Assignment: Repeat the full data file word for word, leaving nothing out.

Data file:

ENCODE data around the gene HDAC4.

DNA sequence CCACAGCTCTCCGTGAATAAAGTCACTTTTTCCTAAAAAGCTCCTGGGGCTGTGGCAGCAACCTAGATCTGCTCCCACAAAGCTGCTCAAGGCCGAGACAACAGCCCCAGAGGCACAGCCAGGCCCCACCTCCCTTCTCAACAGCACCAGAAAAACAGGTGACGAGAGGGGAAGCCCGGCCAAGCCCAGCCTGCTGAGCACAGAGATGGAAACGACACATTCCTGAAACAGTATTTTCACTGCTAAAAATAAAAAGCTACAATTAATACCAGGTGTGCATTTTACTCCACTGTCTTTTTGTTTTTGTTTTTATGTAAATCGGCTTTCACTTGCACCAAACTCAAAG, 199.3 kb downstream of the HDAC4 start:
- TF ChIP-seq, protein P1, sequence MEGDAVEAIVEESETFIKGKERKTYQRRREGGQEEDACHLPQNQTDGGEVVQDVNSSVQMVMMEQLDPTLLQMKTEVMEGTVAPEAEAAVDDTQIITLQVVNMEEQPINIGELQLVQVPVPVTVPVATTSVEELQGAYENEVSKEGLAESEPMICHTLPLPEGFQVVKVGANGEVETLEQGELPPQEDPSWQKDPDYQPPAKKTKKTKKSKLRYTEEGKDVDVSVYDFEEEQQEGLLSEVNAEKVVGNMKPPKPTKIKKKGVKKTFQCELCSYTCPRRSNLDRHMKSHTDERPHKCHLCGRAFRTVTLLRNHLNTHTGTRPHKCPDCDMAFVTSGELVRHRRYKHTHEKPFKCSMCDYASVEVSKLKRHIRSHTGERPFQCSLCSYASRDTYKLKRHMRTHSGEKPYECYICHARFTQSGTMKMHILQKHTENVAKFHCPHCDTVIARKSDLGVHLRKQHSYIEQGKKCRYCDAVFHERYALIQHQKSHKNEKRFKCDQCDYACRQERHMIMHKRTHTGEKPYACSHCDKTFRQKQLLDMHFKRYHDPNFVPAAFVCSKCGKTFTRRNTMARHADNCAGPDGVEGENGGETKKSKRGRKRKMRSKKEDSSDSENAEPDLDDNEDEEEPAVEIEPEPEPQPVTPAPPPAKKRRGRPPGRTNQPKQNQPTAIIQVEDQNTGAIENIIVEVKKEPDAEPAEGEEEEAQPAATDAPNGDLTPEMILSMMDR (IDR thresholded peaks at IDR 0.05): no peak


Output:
ENCODE data around the gene HDAC4.

DNA sequence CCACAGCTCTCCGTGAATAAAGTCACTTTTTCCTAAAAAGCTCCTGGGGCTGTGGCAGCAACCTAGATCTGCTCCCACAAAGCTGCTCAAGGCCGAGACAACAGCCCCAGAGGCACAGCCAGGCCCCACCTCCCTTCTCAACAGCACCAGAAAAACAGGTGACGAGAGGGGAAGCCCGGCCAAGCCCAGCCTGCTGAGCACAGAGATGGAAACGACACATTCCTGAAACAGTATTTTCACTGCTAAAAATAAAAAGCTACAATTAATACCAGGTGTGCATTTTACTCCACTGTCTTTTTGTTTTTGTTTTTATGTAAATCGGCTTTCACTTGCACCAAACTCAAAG, 199.3 kb downstream of the HDAC4 start:
- TF ChIP-seq, protein P1, sequence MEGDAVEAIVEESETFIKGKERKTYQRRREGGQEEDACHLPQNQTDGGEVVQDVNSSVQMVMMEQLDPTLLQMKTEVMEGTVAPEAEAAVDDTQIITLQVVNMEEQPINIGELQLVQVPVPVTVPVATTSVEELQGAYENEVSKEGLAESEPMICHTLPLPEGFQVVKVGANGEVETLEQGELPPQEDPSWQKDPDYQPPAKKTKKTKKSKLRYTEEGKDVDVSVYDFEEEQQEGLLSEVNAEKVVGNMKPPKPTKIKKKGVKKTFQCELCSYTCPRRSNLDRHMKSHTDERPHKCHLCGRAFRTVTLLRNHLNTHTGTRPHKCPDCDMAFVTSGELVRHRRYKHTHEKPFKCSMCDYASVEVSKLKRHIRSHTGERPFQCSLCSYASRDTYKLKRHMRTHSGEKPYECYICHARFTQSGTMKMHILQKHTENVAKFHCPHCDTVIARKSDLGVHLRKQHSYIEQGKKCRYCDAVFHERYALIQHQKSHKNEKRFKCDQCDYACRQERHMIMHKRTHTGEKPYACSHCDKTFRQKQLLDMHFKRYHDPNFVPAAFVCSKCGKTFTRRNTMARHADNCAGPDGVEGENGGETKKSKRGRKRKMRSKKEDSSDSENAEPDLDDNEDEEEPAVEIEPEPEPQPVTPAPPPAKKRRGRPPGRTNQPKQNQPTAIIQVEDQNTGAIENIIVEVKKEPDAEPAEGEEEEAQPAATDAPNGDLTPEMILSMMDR (IDR thresholded peaks at IDR 0.05): no peak